Rabies is a fatal viral infection that is spread from animals to humans which causes acute inflammation of the spinal cord and brain.
The virus is carried in the saliva of infected animals so it can only be transmitted by a bite or lick mainly from dogs, cats, primates and bats, but in some cases can be other animals. There is currently no treatment for Rabies, but progression of the disease can be delayed through vaccination.
Countries at risk
Rabies occurs worldwide. Over 15 million people are exposed to potentially rabid animals annually with approximately 40,000 to 70,000 deaths every year. Low-risk areas include mainland Europe and the UK, Australia, North America and Japan; travelling almost anywhere else in the world carries some level of risk of exposure to Rabies.
Infected mammals can spread the Rabies virus through bites, scratches or even a lick onto broken skin. Travellers are advised to avoid contact with animals in high-risk areas. All mammals are susceptible to the virus, including skunks, jackals, mongooses, foxes, raccoons, dogs, cats, monkeys and bats.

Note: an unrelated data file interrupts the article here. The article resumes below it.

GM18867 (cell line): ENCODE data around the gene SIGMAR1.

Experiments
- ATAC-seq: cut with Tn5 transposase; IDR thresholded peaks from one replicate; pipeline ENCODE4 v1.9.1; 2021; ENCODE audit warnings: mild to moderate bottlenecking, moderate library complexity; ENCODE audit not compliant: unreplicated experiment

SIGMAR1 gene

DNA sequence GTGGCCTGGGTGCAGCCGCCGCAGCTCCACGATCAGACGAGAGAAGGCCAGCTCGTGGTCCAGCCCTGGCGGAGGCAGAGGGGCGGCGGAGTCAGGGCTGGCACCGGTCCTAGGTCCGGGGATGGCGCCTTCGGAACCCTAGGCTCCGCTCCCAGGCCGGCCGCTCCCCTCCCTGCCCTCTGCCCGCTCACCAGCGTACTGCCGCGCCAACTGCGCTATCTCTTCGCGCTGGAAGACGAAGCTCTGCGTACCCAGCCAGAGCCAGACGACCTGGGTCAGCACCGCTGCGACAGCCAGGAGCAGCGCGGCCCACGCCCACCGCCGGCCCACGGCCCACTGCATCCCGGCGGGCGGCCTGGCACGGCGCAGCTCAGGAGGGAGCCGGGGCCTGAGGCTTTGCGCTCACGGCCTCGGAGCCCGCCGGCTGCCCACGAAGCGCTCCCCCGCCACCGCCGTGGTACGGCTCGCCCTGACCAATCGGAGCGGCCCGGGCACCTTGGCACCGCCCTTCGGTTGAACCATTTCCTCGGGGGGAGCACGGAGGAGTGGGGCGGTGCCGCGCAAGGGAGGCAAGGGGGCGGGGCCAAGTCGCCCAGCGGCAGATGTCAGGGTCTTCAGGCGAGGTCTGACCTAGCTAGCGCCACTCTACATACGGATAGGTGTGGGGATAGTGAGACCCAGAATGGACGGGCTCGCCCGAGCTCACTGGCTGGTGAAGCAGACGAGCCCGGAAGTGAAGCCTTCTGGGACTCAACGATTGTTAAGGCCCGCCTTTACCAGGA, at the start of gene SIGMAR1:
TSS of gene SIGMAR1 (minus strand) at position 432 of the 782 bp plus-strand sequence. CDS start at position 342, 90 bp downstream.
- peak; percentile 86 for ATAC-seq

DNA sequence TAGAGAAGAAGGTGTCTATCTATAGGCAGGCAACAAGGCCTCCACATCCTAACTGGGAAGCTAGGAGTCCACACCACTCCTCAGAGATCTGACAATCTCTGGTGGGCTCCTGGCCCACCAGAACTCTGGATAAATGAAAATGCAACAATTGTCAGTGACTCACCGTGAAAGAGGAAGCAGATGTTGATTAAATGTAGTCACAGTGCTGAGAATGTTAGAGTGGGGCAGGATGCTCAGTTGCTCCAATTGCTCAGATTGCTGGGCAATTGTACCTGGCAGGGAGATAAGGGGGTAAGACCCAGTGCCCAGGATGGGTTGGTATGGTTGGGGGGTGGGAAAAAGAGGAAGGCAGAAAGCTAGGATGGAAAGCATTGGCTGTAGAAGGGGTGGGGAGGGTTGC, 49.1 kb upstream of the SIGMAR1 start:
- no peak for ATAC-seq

Dogs account for the majority of human deaths, with most of these occurring in South East, East and Central Asia, Africa, and the Indian subcontinent. Bats cause most human Rabies deaths in the USA and Canada, and have recently begun to emerge as a health threat in Western Europe, South and Central America and Australia.
Signs and symptoms
The first symptoms of Rabies are usually similar to the flu, including fever and headaches. There may also be pain at the area of the bite, developing within days, to symptoms of anxiety, confusion and agitation. As the disease progresses further, the person may experience delirium, abnormal behaviour, hallucinations, and insomnia.
Once the clinical signs of Rabies appear, the disease is nearly always fatal. Treatment is typically limited to supportive care.
A course of three injections of the vaccine (Rabies BP or Rabipur) will cover against Rabies and is recommended for travellers to high-risk areas who may be exposed to Rabies because of their chosen travel activities and/or limited access to post-exposure medical care.
In the event of possible exposure to Rabies, urgent medical attention should be sought, even in those who have received pre-exposure vaccines.